Outer cylinder 136 may be constructed of or with any suitable material. For example, outer cylinder 136 may be constructed of or with a plurality of (e.g., ferromagnetic) laminations 131. Laminations 131 are distributed along the circumferential direction C in order to form outer cylinder 136. Laminations 131 are mounted to one another or secured together, e.g., with rings 135 at first and second end portions 132 and 134 of inner back iron assembly 130. Rings 135 may be press-fit into outer cylinder 136 at first and second end portions 132 and 134 of inner back iron assembly 130. Outer cylinder 136, e.g., laminations 131, define a recess 144 that extends inwardly from outer surface 137 of outer cylinder 136, e.g., along the radial direction R. Driving magnet 140 is positioned in recess 144, e.g., such that driving magnet 140 is inset within outer cylinder 136.

FIG. 13 provides a section view of inner back iron assembly 130. As discussed above, sleeve 139 is positioned on or at inner surface 138 of outer cylinder 136. In particular, sleeve 139 is welded to outer cylinder 136 at inner surface 138 of outer cylinder 136. For example, sleeve 139 may be welded to laminations 131 of outer cylinder 136 at inner surface 138 of outer cylinder 136. Thus, a weld 180 may mount sleeve 139 to outer cylinder 136 at inner surface 138 of outer cylinder 136. Weld 180 can assist with stiffening or reinforcing outer cylinder 136 by coupling laminations 131 of outer cylinder 136 to sleeve 139.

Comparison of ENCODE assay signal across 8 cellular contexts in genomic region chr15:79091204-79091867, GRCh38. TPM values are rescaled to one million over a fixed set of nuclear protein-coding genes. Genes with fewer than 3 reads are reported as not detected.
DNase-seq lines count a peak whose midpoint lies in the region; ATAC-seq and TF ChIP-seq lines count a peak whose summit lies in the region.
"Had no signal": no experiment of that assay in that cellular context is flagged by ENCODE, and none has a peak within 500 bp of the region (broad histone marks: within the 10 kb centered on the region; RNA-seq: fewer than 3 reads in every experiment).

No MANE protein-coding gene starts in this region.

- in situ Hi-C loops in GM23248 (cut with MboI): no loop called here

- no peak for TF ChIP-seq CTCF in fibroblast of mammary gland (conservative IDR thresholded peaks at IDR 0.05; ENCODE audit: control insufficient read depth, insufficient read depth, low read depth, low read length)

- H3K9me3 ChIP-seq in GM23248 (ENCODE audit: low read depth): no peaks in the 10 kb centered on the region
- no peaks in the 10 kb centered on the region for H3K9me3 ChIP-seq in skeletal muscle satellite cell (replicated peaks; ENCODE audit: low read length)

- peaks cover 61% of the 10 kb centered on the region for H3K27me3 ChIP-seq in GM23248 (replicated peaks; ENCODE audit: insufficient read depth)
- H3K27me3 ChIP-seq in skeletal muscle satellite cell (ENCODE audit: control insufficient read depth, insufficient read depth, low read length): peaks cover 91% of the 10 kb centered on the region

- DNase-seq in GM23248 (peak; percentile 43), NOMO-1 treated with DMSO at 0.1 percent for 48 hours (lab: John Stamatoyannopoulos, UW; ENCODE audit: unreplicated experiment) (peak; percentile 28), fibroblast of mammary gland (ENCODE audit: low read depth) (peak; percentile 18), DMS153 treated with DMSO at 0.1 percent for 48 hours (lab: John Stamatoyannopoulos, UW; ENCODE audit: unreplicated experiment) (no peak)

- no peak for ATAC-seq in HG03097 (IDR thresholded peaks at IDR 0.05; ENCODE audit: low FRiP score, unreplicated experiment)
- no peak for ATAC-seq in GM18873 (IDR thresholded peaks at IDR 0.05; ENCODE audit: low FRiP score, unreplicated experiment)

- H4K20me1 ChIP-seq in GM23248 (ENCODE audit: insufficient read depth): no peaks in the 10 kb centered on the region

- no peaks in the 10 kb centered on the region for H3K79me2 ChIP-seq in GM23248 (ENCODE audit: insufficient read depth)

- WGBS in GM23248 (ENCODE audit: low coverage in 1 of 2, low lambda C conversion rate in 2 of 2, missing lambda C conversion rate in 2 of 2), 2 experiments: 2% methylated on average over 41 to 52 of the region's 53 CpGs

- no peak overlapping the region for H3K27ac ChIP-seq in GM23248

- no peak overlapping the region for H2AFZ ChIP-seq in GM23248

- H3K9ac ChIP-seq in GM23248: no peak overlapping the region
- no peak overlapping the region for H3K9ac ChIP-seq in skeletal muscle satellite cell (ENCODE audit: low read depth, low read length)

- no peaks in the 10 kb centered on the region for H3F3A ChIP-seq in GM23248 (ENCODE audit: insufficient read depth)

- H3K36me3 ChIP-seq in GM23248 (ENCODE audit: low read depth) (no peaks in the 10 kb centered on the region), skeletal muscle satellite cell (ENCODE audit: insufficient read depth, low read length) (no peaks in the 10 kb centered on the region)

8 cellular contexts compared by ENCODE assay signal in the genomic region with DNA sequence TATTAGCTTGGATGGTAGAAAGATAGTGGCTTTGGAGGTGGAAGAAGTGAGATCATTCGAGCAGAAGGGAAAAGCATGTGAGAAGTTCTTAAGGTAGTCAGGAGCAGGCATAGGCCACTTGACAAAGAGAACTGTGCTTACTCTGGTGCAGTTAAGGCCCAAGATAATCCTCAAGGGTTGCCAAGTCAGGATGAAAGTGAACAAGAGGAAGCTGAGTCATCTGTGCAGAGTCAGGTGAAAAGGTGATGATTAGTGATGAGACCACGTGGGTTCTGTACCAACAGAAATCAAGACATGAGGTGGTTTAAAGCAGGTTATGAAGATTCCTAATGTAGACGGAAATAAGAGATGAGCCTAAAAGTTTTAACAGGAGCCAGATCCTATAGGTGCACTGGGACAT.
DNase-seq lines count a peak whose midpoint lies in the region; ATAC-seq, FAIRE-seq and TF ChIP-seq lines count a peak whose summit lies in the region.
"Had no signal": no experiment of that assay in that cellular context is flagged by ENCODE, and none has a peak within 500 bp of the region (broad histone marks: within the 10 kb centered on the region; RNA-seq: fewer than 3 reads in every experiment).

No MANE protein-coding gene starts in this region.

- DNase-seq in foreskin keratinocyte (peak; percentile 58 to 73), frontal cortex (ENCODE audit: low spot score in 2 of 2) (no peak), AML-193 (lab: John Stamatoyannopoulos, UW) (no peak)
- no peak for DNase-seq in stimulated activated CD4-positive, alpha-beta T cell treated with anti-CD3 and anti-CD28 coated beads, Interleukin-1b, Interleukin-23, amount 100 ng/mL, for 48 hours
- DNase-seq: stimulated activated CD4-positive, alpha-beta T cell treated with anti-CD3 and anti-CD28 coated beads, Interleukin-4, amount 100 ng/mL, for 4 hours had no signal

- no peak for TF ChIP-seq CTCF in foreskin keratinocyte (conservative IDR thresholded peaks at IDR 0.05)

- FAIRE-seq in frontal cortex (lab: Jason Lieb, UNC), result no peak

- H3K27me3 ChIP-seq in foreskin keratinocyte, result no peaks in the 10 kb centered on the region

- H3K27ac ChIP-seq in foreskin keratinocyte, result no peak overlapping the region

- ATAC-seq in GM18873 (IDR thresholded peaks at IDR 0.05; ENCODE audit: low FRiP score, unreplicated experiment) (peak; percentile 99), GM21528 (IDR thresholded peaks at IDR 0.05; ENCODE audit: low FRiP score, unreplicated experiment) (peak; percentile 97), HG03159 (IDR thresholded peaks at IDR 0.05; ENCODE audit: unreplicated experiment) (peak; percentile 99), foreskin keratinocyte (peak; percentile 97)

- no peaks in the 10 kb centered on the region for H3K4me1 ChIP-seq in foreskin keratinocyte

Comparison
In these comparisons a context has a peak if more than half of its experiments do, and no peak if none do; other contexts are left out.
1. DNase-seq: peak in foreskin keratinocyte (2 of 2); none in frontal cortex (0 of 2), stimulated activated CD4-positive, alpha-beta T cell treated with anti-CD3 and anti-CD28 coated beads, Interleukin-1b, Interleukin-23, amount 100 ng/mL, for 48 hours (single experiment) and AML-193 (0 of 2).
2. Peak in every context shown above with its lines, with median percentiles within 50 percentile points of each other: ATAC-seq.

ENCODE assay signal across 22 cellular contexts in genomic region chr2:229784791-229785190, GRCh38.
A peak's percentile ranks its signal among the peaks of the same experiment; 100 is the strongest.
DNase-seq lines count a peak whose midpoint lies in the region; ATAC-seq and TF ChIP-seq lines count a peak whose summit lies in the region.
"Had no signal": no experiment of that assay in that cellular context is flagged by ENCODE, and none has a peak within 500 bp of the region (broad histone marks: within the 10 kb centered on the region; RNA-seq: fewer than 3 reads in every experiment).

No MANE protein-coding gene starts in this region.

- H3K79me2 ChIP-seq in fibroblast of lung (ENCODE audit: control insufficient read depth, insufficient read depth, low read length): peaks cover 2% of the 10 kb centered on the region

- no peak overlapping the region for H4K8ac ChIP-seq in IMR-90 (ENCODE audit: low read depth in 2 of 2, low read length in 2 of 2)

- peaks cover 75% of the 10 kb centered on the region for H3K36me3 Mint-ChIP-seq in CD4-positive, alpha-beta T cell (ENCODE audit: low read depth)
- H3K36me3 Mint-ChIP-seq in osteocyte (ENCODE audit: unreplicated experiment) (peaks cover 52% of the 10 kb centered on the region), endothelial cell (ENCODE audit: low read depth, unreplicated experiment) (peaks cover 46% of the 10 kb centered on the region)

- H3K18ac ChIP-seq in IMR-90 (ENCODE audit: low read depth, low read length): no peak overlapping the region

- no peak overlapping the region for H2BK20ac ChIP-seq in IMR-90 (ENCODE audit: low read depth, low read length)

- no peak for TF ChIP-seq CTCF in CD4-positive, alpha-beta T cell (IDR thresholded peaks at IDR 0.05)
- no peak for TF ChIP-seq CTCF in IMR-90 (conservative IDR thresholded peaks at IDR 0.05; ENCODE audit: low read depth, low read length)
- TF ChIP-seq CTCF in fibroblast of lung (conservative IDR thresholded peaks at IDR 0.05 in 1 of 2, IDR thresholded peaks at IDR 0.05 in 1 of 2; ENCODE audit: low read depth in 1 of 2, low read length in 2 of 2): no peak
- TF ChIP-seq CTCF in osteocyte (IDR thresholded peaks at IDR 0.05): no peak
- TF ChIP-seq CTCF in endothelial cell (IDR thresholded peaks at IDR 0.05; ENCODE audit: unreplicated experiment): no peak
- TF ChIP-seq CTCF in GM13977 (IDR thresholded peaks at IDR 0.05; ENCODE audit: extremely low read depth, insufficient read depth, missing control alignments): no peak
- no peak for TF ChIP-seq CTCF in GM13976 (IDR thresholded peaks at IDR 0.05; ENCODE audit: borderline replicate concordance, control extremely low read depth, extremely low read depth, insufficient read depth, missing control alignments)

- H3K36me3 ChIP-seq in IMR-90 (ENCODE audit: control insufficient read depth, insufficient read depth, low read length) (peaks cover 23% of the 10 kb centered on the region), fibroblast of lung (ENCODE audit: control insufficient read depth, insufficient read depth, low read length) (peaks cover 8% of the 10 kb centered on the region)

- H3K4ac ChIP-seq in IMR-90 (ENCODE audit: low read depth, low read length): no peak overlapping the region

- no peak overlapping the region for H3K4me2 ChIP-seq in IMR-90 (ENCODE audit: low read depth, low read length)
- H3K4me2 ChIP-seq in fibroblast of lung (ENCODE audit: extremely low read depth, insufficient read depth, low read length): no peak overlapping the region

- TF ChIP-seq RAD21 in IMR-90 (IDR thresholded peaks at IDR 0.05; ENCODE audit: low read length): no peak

Inner back iron assembly 130 may be constructed in any suitable manner. As an example, inner back iron assembly 130 may be constructed by forming laminations 131 into a cylindrical shape and securing laminations 131 together, e.g., with rings 135, in order to form outer cylinder 136 of inner back iron assembly 130. Sleeve 139 may then be inserted into outer cylinder 136, e.g., such that sleeve 139 is positioned on inner surface 138 of outer cylinder 136. Sleeve 139 may then be welded (e.g., TIG welded, MIG welded, resistance welded, etc.) to outer cylinder 136 such that weld 180 fixes or secures sleeve 139 to outer cylinder 136. Machined spring 120 may then be inserted into outer cylinder 136 and sleeve 139. Middle portion 110 of machined spring 120 is then attached to sleeve, e.g., with an interference fit between machined spring 120 and sleeve 139. Driving magnet 140 may then be mounted to outer cylinder 136, e.g., at or adjacent outer surface 137 of outer cylinder 136. It should be understood that the steps described above may be performed in any suitable order to form inner back iron assembly 130 in alternative exemplary embodiments.